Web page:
Saturday, April 19, 2008

Review: Doctor Who, Episode 4.3, "Planet of the Ood"

The Ood, first seen two seasons ago in "The Impossible Planet" and "The Satan Pit", return in a story written by Keith Temple, who previously wrote for such popular non-genre shows as Emmerdale and Casualty. Set aside the great Steven Moffat or Paul Cornell written episodes, and I think this is one of the stronger episodes New Who has produced in awhile. Not as intense as last week's "The Fires of Pompeii", but along with that episode it provides a nice one-two punch early on in the current season. So far, the fourth season is made of win and Donna continues to impress me as a companion.

Warning: spoilers below, please highlight the white space with your mouse to read them.

I love the compassion Donna shows for the wounded Ood after momentarily being shocked by his physical appearance. Rose is still my favorite New Who companion, but Donna is quickly gaining ground.

The Simpsons reference is made of funny.

I also love the reference to the 1964 First Doctor serial, "The Sensorites". Two weeks in a row with a First Doctor reference!

Nice bit of political commentary about slavery.

The Ood's captivity song is so sad. :(

Yay, Ood revolution!

Yay, happy Ood song!

Next week: Martha returns (yay!) and the Sontarans return for the first time since the 1985 Sixth Doctor serial, "The Two Doctors".


Friday, April 18, 2008

Review: Battlestar Galactica, Episode 4.3, "The Ties That Bind"

It should just be assumed by now that I love any episode of this show. Love, love, love. This episode is no exception. Former Star Trek: Deep Space Nine and Star Trek: Voyager staff writer Michael Taylor serves up a nice dish of OMFG, especially the ending.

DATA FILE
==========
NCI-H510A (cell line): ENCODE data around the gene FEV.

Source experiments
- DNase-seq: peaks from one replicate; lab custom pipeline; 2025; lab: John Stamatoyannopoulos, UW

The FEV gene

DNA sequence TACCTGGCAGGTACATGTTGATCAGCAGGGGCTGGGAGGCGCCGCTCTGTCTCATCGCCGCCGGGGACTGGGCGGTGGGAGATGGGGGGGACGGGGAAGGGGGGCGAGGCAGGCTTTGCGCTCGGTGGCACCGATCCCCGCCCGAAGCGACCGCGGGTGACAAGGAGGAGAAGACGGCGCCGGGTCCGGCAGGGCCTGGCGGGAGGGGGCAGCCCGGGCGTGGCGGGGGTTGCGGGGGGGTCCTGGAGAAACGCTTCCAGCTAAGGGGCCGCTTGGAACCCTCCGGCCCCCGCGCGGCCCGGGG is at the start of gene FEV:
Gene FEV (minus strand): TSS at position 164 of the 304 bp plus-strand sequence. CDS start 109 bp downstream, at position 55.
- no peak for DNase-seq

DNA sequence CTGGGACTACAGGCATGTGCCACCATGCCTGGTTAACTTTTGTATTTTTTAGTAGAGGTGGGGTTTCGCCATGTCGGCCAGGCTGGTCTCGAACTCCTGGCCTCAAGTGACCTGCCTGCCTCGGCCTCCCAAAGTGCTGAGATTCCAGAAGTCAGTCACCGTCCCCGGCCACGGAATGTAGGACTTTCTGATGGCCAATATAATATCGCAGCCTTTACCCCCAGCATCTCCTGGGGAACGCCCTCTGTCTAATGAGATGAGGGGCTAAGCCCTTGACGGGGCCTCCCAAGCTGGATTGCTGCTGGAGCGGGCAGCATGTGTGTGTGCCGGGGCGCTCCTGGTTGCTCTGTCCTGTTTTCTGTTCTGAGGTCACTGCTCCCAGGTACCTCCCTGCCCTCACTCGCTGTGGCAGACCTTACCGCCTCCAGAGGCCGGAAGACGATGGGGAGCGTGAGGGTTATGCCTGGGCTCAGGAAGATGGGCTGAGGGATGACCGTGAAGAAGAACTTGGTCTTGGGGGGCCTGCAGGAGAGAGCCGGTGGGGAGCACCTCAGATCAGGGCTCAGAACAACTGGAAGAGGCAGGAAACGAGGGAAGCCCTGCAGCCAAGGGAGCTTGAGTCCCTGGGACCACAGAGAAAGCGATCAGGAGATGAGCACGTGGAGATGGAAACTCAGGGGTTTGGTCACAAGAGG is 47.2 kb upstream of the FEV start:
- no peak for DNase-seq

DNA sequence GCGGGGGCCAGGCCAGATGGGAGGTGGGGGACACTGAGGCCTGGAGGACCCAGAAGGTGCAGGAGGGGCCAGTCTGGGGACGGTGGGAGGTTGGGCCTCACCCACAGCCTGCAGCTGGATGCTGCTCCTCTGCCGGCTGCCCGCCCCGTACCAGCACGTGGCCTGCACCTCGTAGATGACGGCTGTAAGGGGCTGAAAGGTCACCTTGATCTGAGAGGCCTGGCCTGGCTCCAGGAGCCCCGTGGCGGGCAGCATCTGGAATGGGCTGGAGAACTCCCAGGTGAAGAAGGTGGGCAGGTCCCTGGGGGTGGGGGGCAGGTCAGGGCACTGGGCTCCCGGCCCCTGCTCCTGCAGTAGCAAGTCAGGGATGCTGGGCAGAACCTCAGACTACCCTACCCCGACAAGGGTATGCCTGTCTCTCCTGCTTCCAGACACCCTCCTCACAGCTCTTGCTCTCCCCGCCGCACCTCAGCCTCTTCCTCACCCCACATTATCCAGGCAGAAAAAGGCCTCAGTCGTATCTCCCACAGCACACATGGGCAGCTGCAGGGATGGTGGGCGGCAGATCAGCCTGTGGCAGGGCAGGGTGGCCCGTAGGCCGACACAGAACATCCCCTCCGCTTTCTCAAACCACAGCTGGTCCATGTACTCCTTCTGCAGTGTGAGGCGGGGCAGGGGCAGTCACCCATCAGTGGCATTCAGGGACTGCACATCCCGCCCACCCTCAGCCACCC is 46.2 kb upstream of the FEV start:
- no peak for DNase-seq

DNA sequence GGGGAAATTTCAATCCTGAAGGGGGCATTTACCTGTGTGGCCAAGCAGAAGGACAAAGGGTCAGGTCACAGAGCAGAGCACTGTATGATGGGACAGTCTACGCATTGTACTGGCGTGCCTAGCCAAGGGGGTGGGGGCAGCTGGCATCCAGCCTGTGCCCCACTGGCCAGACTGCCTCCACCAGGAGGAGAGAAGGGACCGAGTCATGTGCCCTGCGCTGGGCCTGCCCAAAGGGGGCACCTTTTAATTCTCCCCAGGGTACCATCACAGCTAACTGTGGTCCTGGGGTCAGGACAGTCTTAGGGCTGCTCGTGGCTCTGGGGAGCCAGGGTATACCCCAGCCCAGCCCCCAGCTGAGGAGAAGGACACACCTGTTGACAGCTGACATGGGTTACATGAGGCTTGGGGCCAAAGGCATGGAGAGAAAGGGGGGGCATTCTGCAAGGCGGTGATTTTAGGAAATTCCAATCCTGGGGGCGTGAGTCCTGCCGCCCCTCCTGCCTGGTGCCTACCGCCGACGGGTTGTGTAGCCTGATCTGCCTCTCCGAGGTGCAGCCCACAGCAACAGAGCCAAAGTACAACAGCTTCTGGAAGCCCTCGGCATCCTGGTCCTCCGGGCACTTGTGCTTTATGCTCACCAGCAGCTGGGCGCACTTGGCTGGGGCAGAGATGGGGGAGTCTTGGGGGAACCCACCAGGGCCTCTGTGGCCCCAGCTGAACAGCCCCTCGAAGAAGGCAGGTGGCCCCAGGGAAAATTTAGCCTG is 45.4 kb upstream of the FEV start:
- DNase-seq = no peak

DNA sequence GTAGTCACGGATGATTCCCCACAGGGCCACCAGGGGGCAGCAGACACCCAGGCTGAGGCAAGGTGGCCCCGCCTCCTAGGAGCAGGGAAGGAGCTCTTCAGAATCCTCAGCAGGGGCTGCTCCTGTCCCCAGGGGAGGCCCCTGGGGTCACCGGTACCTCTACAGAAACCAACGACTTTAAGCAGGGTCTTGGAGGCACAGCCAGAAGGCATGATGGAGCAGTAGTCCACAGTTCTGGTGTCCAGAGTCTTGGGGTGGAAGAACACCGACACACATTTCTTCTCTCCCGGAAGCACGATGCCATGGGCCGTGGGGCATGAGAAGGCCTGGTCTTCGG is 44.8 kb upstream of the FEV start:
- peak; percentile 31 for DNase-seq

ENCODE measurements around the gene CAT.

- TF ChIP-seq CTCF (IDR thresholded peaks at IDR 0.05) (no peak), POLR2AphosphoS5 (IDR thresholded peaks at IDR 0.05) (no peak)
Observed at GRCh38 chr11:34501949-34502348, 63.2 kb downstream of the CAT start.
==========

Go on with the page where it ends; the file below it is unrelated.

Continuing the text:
Warning: spoilers below, please highlight the white space with your mouse to read them.

That ending. Cally being flushed out of the airlock by Tory. Wow. Until the very last moment, I thought it might turn out differently. I'll miss Cally.

Tory is turning out to be a seriously evil toaster. It makes me think that there may be a split brewing among the Galactica Cylons that will mirror what's going on with the other Cylons and their civil war.

I love the little reference to Star Trek: The Next Generation, the show where BSG developer/showrunner Ronald D. Moore began his television career as a writer, script editor and producer. Weapons Locker 1701D, indeed.

I'm always happy when original Apollo Richard Hatch and new Apollo Jamie Bamber share scenes together.

I really dislike Roslin. Good for Lee for making her squirm.


Review: Smallville, Episode 7.16, "Descent"

After nearly seven full seasons in the making, the moment finally arrives where Lex Luthor turns completely and irrevocably to the dark side. Smallville is one of those shows that's more about entertainment than great drama, and there's nothing wrong with that, but there are a few instances here where it seems to be channeling the spirit of Battlestar Galactica.

It's the best episode of the seventh season so far, and also one of the best episodes ever. Writers Don Whitehead and Holly Henderson deserve credit for this along with actor Michael Rosenbaum. I've said before that Rosenbaum is the best film or television portrayer of Lex by far, and that's confirmed once again here. He does the brooding Lex consumed by his own darkness so well, and he's always brought a certain note of realism to the role that was lacking in the performances of other actors who have portrayed Lex over the years.